How to Turn down the Anesthesia Job Offer and Still Come Out on Top

Share on facebook
Share on twitter
Share on linkedin
CRNA Jobs

You wrote the CV, crushed the interview, received the offer and now…you want to turn them down. 

Maybe it wasn’t the right fit. Maybe you had multiple offers. But now you need to let them know, “Thanks, but no thanks.” 

The professionalism you displayed during the interview process needs to carry through in your refusal for the job offer. You never know when your paths might cross again. You might even apply for an anesthesia job with the same group but in a different part of the country. It happens. So don’t burn any bridges!

The good news is jobs are turned down all the time.  You are not breaking any new ground here and employers know it is part of the hiring game. Just like you are not guaranteed a job offer just because you interviewed, you don’t owe them a “yes” because they made the offer.  

It’s all about how you graciously let them know you will not be accepting the wonderful opportunity to work with them. 

The question then becomes do you call or send an email with your response. We recommend calling, but understand that not everyone feels confident with reaching out in person. If you are going to write an email we have some tips below on how to compose a professional response. 

Show Gratitude 

Start your email by showing appreciation. They probably spent a considerable amount of time vetting you before the invitation was sent, organizing the onsite interview and possibly taking care of your interview expenses. 

Maintain a tone of gratitude throughout the email.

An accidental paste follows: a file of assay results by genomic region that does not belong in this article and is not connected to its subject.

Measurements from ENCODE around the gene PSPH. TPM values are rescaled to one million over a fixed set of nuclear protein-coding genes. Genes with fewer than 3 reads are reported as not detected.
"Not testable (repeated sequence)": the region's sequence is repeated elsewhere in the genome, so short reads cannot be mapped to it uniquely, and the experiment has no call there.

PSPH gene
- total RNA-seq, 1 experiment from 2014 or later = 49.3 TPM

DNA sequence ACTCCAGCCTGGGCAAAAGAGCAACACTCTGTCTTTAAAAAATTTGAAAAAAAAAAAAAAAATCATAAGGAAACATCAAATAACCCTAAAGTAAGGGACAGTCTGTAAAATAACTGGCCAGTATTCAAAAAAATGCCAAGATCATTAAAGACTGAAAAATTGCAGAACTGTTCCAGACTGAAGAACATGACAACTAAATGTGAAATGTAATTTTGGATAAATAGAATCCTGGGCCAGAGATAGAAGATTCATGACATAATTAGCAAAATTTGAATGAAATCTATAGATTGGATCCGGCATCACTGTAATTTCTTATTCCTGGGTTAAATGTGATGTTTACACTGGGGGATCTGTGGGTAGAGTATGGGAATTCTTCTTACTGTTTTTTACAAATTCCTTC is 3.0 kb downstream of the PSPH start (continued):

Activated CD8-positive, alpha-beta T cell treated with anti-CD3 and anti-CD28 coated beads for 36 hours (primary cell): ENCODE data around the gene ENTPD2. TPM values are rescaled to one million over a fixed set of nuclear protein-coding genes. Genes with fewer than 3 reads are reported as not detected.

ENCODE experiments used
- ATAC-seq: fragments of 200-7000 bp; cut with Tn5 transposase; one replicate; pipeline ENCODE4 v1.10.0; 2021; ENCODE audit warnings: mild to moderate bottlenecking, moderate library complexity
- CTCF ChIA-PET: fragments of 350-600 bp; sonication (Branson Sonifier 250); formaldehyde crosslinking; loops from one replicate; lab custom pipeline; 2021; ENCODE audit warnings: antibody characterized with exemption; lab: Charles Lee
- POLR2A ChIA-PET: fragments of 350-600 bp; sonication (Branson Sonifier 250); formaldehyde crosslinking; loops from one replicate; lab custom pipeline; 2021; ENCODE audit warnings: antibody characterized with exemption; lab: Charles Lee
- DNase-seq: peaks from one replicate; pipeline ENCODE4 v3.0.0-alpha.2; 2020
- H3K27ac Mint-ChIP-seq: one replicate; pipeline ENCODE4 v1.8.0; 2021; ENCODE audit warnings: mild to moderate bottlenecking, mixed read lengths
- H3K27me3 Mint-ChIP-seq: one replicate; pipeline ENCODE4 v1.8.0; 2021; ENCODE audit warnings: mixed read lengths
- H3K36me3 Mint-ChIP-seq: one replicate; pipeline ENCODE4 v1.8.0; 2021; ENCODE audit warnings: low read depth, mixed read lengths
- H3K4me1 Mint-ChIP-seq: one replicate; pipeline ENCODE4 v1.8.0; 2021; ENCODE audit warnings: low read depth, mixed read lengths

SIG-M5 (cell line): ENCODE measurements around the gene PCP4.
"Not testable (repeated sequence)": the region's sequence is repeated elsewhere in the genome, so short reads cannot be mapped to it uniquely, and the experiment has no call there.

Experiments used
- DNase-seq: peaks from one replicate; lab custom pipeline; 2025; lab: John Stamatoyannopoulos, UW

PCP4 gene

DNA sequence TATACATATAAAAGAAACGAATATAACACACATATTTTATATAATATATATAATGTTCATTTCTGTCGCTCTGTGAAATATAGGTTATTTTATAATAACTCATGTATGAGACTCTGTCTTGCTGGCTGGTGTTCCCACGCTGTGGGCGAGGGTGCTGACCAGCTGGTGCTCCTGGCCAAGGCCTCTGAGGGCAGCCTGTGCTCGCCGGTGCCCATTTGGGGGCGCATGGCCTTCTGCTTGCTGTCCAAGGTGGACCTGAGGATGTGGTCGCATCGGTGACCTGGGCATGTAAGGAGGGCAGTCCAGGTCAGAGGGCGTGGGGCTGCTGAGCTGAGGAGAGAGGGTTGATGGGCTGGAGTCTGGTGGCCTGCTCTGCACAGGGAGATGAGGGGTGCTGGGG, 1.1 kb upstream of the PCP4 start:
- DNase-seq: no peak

• Thank you very much for the offer to join the anesthesia group. I appreciate the time you and your team spent making me feel welcome and answering all my questions.
  • Thank you very much for the interview last week. The practice is just as I imagined it.  Great people and great leadership. I appreciate the offer to join you.

Give a Reason, But Don’t be Specific

You can’t just say, “I am not taking the job. Peace out.”  Whatever the reason for turning it down, be polite and professional. You don’t want to leave them hanging wondering what went wrong.  But there is a fine line of giving too much information and offending them. Don’t share your thought that they were completely disorganized. 

So keep it simple and concise.

  • After much consideration, I have decided that now is not the right time to leave my current position.
  • After careful consideration, I have decided to accept an offer with another anesthesia group.

For the Anesthesiologist Resident, SRNA and SAA who receives a job offer early in their training

  • After thoughtful consideration, I would like the chance to explore other opportunities this early in my training.

This Isn’t Goodbye

Anesthesia is a small world. Even though the job did not work out it is still a networking opportunity for possibly working together in the future. You want to end with a pleasant note or a reference to something you connected on together during the interview. 

  • I really appreciated the opportunity to get to know you and I hope our paths cross again in the future.
  • Again, thank you very much for everything and I look forward to seeing you at the next anesthesia conference.

Well… Maybe it is Goodbye

And if there was absolutely no way you would ever work with them, try this:

  • Thank you again, and I wish you the best in your future successes.

Putting it all together:

Dear Recruiter,

Thank you very much for the offer to join the anesthesia group. I appreciate the time you and your team spent making me feel welcome and answering all my questions. After much consideration, I have decided that now is not the right time to leave my current position. I really appreciated the opportunity to get to know you and I hope our paths cross again in the future.

Job Seeker

That’s it. Be professional, show gratitude, keep it simple and you will be fine.

Scroll to Top